May 16 2009

How much is enough?

Published by under Flying

There has been a lot of coverage of the Colgan 3407 mishap. I’ve watched it very closely because, living here in Shopping Mall, we are very much at the mercy of the commuter airlines. Unless you want to drive up to Nashville or over to Atlanta and those options are not very feasible.

Having a bit of “insider knowledge”- 5200 hours in military aircraft and having had a lot of contact in my last two previous jobs with commercial airline pilots, who also happened to be Navy reservists-I was kind of aware of the experience gap between the commuter airlines and the big ones. However I always sort of believed that the “aviation ethos” was the same between both. Now I am beginning to wonder. Seeing this is stomach turning and watching this is just as scary. (Watch the airspeed indicator in the upper left corner). Not the least because the S.O. and I are getting on a commuter plane in five days to  head someplace fun-and I have to get on another one a week later. I’d really like to hear what they are doing in light of this evidence.

Mile Obrien has written a pretty good analysis: namely we get what we pay for:

So why not allow the free market to prevail? Wouldn’t competition be a win-win for the American people and the airlines? Thirty years later, it is hard to find a winner – unless your only metric is your ability to fly roundtrip coast-to-coast for $200.

Well I have news for you: your mother was right…you get what you pay for. And tragically, Flight 3407 is what we ordered up back in 1978.

A “Sully” was not at the controls that dark and misty night. If he were, I would not be writing this now because it would have been just another routine arrival on a cold, misty night at BUF. There was no reason this airplane should have crashed – and yet it makes perfect since when you understand how stressed the system has become.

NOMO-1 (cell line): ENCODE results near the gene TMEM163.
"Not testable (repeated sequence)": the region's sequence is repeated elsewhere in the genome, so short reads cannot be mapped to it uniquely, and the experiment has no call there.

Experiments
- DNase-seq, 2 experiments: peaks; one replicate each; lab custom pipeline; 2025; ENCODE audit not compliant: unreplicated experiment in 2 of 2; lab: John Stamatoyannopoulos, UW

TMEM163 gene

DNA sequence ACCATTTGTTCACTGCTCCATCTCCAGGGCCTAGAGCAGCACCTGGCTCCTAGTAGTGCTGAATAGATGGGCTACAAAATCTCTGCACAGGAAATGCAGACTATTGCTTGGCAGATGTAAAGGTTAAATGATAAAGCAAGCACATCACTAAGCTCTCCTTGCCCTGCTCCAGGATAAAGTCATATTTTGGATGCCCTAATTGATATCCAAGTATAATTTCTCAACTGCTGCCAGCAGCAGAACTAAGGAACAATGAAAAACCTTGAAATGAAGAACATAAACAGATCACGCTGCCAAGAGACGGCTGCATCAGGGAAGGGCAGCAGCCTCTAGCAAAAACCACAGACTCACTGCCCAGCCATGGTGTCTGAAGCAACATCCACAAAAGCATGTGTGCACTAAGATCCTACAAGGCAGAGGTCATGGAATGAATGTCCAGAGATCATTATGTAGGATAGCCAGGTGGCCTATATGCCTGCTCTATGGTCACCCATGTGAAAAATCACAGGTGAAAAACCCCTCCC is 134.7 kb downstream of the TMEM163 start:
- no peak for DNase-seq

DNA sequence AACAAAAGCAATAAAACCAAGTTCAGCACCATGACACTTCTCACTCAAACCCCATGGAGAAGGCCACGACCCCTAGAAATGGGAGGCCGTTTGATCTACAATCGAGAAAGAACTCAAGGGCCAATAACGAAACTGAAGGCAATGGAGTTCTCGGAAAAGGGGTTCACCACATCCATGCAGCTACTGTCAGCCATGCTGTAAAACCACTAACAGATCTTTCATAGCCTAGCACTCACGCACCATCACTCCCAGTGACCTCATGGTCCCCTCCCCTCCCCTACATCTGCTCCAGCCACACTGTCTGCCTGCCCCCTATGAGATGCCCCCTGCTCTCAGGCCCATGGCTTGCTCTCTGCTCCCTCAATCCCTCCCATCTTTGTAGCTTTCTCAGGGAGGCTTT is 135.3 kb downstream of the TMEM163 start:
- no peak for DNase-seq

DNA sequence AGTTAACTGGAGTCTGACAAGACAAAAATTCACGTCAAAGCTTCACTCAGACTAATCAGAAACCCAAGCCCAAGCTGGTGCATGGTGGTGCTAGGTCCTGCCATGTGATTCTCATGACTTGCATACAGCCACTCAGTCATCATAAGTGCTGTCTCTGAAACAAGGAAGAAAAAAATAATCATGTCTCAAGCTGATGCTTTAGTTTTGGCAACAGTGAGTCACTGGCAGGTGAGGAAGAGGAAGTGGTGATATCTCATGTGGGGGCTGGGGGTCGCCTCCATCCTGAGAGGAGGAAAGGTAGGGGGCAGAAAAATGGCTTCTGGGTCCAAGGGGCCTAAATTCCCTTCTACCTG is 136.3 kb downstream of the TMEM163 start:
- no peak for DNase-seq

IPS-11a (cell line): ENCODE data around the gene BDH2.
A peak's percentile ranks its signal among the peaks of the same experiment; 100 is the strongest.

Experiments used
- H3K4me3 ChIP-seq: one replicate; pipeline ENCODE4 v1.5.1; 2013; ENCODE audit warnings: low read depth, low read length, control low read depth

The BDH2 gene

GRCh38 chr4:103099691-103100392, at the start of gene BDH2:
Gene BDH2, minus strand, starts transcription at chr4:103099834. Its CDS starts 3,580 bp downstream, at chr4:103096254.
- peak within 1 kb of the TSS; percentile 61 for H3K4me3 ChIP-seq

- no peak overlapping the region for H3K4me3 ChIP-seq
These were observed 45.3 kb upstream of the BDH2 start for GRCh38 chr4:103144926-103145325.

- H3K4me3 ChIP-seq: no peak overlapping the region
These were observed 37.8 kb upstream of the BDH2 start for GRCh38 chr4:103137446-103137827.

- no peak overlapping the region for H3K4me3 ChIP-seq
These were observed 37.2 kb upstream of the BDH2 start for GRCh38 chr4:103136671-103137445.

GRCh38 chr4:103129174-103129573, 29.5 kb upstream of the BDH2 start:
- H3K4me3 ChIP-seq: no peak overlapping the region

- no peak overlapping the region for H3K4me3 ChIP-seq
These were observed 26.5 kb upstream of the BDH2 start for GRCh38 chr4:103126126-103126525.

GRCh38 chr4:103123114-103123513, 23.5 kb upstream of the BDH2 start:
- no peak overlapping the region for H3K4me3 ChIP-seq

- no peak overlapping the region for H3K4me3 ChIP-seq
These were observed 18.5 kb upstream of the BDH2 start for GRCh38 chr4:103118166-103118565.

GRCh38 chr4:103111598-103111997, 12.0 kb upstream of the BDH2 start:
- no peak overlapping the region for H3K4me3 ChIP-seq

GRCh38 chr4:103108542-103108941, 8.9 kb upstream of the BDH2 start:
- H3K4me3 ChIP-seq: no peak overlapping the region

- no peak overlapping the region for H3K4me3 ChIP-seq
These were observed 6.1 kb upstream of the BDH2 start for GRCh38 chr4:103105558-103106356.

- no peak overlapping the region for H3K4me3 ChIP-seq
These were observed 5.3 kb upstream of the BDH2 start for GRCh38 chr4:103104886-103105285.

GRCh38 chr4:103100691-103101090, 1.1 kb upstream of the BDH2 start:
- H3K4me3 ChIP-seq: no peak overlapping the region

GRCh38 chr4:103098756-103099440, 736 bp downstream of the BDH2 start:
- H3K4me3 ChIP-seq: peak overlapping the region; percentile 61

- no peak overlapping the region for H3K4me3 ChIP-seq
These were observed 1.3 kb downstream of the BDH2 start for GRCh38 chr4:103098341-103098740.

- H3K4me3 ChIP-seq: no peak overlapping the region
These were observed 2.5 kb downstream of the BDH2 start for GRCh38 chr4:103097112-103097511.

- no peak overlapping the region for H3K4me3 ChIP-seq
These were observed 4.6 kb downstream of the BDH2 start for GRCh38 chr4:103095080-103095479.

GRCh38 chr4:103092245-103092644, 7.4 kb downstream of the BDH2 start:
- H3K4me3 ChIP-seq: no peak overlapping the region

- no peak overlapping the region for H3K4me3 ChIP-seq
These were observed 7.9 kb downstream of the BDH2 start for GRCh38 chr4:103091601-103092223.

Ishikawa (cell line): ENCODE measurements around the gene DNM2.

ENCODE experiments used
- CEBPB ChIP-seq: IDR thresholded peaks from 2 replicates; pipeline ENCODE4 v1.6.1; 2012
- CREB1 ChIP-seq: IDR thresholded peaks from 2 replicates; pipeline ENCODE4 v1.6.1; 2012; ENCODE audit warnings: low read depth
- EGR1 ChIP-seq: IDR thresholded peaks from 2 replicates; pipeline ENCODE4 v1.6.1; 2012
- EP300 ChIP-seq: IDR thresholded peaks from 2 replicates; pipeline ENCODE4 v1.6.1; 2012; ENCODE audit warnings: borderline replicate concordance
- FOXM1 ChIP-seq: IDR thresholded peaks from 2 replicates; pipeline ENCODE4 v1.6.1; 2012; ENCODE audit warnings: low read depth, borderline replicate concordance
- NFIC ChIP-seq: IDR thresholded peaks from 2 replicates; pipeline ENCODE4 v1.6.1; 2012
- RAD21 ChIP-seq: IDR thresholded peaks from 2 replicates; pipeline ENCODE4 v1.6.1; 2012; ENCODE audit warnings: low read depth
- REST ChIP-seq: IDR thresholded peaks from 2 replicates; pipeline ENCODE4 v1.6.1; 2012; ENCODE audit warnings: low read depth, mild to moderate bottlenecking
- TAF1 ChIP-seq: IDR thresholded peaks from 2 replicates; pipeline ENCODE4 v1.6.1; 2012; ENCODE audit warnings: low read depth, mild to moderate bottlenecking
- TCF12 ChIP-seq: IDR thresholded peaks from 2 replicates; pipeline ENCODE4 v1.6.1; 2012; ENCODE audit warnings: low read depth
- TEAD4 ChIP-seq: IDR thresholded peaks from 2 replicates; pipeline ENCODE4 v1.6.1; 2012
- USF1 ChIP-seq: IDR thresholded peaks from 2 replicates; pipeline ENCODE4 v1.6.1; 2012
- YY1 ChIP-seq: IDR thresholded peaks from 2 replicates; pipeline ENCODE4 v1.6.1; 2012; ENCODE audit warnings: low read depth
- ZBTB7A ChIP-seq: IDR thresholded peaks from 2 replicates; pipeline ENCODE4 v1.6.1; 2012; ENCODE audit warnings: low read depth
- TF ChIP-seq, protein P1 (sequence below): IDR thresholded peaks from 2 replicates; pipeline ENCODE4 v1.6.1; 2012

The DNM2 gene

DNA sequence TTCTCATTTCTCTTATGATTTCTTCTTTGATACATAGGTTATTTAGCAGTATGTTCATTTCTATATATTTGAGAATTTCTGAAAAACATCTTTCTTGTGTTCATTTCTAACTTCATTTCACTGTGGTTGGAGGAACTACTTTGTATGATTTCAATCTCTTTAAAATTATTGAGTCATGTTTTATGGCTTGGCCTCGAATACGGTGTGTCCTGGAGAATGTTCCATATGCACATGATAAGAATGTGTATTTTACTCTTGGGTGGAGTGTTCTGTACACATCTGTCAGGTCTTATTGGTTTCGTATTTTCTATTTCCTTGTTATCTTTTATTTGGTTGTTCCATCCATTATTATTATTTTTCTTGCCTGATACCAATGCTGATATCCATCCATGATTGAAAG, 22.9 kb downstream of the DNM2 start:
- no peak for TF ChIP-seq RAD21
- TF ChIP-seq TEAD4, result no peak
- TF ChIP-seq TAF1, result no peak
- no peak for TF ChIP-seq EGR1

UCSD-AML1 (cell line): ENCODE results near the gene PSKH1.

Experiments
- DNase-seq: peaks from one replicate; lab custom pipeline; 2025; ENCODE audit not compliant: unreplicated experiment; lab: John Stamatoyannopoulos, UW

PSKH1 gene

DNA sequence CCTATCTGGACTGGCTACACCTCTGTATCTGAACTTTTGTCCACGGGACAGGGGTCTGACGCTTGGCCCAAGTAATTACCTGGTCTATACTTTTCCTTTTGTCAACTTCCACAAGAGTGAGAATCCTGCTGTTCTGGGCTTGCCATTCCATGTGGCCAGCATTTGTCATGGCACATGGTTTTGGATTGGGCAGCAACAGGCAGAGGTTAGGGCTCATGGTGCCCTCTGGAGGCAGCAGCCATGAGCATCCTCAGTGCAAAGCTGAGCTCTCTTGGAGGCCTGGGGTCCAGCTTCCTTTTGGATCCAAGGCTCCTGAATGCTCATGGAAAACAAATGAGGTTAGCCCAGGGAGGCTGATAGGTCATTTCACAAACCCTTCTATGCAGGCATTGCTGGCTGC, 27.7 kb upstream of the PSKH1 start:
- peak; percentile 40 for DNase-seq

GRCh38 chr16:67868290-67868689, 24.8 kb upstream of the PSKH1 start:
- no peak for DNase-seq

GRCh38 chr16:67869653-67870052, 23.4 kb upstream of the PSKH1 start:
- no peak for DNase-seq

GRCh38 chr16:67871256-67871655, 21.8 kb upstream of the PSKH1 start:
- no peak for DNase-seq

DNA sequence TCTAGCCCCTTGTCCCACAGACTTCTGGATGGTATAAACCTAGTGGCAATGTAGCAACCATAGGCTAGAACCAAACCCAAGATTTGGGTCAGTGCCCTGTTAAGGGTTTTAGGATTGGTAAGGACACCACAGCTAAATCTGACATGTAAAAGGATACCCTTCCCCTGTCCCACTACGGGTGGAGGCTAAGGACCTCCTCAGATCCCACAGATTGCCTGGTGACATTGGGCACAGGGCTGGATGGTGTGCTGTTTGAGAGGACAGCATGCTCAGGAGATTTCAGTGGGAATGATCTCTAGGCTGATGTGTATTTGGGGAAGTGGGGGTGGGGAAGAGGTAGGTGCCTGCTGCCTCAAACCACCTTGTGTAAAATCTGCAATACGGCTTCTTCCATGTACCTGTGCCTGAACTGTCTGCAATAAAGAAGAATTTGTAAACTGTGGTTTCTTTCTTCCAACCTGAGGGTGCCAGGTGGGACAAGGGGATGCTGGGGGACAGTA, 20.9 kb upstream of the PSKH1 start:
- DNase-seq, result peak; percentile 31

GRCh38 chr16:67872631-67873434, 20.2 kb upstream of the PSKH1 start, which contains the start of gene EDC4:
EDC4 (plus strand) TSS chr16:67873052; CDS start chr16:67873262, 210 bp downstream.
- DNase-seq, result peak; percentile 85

You will hear all kinds of spin and posterior-covering as the NTSB continues its hearings, but here it is in black and white for you: the flight crew was overworked, overtired, underpaid, undertrained and inexperienced. Period.

Who is to blame? A lot of people-ourselves included. The spiral started in the mid 1980′s as guys like Frank Lorenzo discovered they could take an airline into bankruptcy in order to break its union contracts. It accelerated in the 1990′s as big airlines consolidated and also “orphaned” cities like Shopping Mall. They were also busy screwing over their own employees and outsourcing jobs:

First and foremost, the reason we have chosen to use third- party providers for some of our work is because the costs are significantly lower. In this part of the world, as in the Philippines (where we will be headed in a few weeks), the cost of living is far lower than it is in any of our existing United locations. Because of this, the wage rate is low. That means we can accomplish some of the same tasks for far less money, which makes good sense for us if the quality can be comparable. In the queue work we saw last night, I can assuredly tell you that the back office work is progressing with a high degree of quality by educated, intelligent agents.